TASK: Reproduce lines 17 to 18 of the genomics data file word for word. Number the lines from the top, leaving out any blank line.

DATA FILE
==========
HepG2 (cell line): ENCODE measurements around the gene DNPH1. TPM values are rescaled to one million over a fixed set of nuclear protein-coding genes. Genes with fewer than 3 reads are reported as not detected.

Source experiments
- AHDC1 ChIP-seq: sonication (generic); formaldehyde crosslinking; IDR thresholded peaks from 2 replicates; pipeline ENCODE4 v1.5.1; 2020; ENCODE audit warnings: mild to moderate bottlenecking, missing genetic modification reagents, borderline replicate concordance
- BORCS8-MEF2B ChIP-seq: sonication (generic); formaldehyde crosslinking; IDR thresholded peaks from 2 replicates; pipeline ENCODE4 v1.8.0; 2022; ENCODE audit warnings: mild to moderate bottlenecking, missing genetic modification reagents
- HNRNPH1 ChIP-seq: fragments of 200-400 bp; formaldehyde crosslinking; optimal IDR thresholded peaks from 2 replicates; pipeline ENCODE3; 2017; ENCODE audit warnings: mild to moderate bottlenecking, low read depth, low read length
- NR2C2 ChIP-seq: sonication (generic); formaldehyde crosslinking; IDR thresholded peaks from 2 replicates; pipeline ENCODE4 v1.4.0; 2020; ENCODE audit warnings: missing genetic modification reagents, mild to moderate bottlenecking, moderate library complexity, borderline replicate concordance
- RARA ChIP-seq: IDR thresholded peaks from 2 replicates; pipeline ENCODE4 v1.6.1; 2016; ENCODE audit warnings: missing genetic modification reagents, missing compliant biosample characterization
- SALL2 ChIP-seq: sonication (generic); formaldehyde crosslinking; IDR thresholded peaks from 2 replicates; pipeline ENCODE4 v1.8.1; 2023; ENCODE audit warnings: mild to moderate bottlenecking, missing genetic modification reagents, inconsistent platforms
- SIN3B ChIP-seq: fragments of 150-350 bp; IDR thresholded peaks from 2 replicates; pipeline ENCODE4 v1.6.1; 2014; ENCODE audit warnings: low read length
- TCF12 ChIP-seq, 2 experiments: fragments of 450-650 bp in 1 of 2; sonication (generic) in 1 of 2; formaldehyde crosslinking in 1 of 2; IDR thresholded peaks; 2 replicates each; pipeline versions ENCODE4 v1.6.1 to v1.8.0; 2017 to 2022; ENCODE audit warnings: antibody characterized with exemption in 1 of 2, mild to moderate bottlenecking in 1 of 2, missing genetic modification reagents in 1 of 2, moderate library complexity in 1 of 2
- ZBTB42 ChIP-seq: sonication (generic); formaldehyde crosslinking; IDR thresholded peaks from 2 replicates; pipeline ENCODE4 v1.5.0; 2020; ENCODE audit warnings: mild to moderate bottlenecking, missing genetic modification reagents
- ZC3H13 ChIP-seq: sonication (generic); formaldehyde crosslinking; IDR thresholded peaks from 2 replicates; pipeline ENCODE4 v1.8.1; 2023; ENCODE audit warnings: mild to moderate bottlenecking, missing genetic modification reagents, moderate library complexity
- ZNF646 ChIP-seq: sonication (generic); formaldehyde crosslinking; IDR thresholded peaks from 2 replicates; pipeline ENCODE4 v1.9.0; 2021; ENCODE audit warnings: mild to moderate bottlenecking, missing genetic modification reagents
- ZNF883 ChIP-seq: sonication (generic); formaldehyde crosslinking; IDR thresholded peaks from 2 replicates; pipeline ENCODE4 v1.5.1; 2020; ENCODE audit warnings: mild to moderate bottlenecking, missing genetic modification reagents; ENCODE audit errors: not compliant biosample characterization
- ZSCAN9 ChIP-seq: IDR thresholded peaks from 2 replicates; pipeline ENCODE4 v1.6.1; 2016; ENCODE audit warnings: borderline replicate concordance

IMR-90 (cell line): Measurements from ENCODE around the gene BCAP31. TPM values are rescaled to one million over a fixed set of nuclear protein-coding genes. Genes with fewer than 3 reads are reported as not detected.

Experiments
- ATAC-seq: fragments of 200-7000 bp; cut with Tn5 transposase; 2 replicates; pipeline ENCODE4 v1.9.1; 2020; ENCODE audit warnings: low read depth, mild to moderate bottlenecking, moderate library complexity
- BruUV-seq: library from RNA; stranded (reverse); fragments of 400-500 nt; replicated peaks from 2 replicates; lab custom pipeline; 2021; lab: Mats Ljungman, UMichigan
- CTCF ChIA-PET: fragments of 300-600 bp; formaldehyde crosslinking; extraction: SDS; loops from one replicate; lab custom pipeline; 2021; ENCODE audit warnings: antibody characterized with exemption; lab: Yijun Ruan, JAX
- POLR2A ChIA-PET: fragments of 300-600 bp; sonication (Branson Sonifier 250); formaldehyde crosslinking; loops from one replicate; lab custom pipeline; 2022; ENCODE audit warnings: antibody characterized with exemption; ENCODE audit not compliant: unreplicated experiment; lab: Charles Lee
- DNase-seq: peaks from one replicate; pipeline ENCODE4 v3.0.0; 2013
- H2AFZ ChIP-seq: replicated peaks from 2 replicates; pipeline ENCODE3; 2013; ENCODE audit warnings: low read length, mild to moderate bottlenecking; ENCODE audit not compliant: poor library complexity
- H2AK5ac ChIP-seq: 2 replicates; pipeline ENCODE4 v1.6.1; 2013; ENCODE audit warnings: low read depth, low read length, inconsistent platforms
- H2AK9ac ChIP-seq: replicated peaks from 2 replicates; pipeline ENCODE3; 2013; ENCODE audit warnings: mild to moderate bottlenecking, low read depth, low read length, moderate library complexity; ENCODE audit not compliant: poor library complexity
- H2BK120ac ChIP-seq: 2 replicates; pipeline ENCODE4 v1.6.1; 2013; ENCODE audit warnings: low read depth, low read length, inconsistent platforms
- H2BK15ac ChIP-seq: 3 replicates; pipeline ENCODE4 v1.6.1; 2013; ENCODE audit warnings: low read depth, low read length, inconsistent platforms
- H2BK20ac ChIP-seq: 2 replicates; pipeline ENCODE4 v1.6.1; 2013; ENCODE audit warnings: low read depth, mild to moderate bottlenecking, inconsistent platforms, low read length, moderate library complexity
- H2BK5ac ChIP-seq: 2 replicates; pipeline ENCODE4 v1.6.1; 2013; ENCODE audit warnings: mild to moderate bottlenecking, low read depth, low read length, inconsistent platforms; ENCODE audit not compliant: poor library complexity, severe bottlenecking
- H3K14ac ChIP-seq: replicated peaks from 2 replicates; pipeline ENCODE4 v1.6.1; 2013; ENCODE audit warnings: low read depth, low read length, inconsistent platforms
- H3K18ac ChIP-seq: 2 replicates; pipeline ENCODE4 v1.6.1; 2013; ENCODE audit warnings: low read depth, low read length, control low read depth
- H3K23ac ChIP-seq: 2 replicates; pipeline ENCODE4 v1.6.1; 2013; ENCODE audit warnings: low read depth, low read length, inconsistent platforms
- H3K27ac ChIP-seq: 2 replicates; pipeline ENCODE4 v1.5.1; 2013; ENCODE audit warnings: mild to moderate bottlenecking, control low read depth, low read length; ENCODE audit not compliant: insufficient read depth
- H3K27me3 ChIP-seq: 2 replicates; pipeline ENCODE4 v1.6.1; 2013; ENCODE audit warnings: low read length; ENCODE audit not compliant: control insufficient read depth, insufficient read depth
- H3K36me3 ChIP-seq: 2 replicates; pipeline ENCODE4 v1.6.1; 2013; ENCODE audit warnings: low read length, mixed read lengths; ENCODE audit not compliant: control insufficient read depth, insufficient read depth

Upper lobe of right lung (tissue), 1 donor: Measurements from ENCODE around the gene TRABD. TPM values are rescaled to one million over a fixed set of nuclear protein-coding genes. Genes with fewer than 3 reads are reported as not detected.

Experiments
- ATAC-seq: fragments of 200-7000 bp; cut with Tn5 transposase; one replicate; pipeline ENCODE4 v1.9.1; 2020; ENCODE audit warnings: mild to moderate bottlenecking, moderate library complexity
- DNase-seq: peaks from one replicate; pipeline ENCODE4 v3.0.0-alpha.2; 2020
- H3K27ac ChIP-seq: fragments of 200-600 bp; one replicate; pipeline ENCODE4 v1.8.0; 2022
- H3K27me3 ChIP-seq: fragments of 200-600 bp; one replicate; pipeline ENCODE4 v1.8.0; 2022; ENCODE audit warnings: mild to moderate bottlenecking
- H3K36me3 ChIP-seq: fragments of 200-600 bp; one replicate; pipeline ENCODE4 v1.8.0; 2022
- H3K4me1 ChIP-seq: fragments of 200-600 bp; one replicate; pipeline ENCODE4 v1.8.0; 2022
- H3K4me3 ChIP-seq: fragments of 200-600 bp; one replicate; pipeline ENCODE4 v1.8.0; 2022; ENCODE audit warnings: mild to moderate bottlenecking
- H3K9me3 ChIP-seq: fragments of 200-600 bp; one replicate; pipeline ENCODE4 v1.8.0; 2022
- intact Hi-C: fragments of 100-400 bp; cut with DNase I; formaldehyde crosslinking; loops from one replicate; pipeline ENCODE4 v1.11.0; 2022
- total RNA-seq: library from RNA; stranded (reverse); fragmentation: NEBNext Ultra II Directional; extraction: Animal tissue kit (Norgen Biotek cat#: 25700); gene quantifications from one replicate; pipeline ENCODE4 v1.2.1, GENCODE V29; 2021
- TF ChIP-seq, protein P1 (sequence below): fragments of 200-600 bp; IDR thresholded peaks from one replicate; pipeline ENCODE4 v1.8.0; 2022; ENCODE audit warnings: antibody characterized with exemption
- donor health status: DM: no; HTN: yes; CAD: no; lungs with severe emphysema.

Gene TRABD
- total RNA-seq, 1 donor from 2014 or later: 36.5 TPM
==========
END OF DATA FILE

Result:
Experiments
- ATAC-seq: fragments of 200-7000 bp; cut with Tn5 transposase; 2 replicates; pipeline ENCODE4 v1.9.1; 2020; ENCODE audit warnings: low read depth, mild to moderate bottlenecking, moderate library complexity